It is hard to stay positive at times but I try to and have to try and keep hubby going too. Its a rough illness this liver disease, we've also had to battle for benefits as there is no way hubby is fit for any type of work (he was previously a welder in heavy engineering) and my work has had to take a backseat as I care for hubby and take him to and from (and support him at) the many, many medical appointments, we just can't plan ahead from week to week and of course being listed for transplant means we are on call 24/7 and movements are restricted somewhat.

    Sorry I can't put a positive gloss on your condition, are you seeing a hepatologist? have you been referred to a transplant centre? Both are needed if you're poorly as you are and perhaps you'll get your chance at a new life soon.

    All the best to you,

    Love Katie :) xx

  • thanks so much katie for replying i feel so alone with this condition not much help about for people or their families. the tipps were done due to me previously having 13 banding procedures within a year if they hadnt done the tipps i wouldnt be here now!

    i see my liver consultant once every few months at moment he hasnt mentioned me needing a transplant, i think they are waiting to see if things just settle down as they did say it would take anywhere from 12-24months to recover from coma, so i still got my fingers crossed.

    sorry to hear your husband having a rough time as well. i defo understand about the confusion and forgetfulness though it scares my husband to death and me some times but i know its just a build up of toxins so i just have a sense of humour about it, i may have the days where i feel like giving up but not a chance will i, it just means my life has to take a different course from the one i pictured i may have had.

    i hope you have some support as well am sure its not easy not knowing what your going to have to deal with from one day to the next.

    and i am 37, and from manchester, where are you if you dont mind me asking x

  • Hi again Jo Jo, this forum is a great place for support and chat and you'll find you certainly arn't alone.

    I am 41 and in Ayrshire, SW Scotland although I was born in Bolton.

    Hope you do get some improvement, hubby has had 42 bands during the last 2 years - he's off for another dreaded endoscopy this week. His consultant wanted to 'obliterate' his varices so got aggressive with them, they've never actually mentioned a TIPPS though there was a guy on the ward with hubby who had one and his was to treat repeated bouts of ascites too - hubby has never had ascites and we really hope he makes it to transplant before that. His portal hypertension also led to aneurysms in his splenic artery and his spleen has now died after they did and embolisation procedure.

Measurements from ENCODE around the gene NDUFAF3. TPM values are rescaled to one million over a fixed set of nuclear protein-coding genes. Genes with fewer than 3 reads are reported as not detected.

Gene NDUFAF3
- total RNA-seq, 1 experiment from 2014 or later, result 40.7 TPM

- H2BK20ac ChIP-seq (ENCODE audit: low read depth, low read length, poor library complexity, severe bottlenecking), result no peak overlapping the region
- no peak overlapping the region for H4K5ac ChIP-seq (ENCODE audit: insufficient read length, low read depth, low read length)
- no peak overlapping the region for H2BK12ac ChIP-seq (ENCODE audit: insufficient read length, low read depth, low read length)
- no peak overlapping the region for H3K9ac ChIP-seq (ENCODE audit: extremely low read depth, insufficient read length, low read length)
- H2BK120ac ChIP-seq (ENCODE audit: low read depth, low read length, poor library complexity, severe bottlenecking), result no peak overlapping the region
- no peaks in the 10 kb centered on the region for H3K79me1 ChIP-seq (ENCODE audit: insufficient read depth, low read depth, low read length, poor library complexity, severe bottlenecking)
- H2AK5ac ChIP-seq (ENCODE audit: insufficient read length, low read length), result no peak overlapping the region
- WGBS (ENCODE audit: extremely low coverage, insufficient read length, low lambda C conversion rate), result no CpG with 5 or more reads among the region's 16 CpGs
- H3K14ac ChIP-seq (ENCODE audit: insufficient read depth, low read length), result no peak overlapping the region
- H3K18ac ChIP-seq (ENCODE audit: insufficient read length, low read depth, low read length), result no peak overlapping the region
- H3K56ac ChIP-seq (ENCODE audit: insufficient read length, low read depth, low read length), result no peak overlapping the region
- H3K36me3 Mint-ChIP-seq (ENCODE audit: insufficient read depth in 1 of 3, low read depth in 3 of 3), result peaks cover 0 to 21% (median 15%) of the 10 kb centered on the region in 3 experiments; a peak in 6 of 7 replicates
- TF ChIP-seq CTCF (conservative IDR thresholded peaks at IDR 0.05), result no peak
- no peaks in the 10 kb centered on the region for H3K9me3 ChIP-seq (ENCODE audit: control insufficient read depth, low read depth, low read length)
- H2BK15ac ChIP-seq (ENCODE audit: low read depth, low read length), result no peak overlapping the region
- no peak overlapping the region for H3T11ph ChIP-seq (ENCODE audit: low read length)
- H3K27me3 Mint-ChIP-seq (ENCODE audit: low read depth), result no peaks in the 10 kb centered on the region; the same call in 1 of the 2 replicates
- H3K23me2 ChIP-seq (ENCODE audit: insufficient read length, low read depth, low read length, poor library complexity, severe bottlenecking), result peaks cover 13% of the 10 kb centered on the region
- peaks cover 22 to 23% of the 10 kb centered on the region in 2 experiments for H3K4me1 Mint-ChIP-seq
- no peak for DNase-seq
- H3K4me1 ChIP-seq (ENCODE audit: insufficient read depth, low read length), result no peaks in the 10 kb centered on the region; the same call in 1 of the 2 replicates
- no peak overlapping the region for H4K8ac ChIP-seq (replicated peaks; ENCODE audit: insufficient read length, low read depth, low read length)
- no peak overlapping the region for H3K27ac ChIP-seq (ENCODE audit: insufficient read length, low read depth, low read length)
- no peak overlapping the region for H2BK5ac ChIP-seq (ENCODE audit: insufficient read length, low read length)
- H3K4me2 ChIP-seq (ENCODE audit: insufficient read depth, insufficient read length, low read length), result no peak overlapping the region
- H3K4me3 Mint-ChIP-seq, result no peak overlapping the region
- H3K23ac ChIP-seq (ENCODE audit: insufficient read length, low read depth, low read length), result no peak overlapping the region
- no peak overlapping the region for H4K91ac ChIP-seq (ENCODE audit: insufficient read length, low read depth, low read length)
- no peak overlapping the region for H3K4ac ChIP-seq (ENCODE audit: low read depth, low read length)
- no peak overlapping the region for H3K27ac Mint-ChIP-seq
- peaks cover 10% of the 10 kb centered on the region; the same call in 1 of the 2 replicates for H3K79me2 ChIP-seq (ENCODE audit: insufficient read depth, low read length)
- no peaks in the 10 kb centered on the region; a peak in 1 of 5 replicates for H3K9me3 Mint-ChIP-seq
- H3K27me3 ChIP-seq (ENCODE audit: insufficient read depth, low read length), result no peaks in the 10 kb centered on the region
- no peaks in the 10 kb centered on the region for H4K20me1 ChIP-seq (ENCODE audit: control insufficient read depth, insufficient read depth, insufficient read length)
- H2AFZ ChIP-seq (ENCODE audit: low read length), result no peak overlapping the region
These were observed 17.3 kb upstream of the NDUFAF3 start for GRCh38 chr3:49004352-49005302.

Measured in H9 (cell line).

Hubby was initially seeing a local gastroenterologist (after the sudden upper GI Bleed) but after a year and with the sleeplessness & symptoms not abating and with doc not being a 'liver expert' he felt we should 'touch base' with the transplant centre in Edinburgh. At that time they didn't feel hubby should be assessed for transplant and we were given the option of remaining with Edinburgh or returning to local care with Edinburgh co-ordinating things. Despite the lengthy journey we decided to stick with the liver experts in Edinburgh and they took over the banding procedures and all further treatment. A possible slight flare of AIH last year was treated with prednisolone with absolutely no positive effect. A 2nd liver biopsy just confirmed the extent of cirrhosis and that finally led to the transplant assessment.

    Hubby retains a wicked sense of humour and tries it at hospital to keep up his morale & generally he just gets on with things and we try to make the most of the better days. If this is his lot its a bit rubbish but he could be far worse, like you this is not the life he would have chosen to live and it takes a lot of adjustment - we saw a psychiatrist at the transplant unit who said he has a depression linked with the adjustment/shock of this illness.

    Anyway we stick it out and persevere - we are off to the transplant clinic this week for a consultation on Tuesday then the endoscopy on Thursday so we've a busy week.

    Keep in touch, its good to natter.

    Katie xx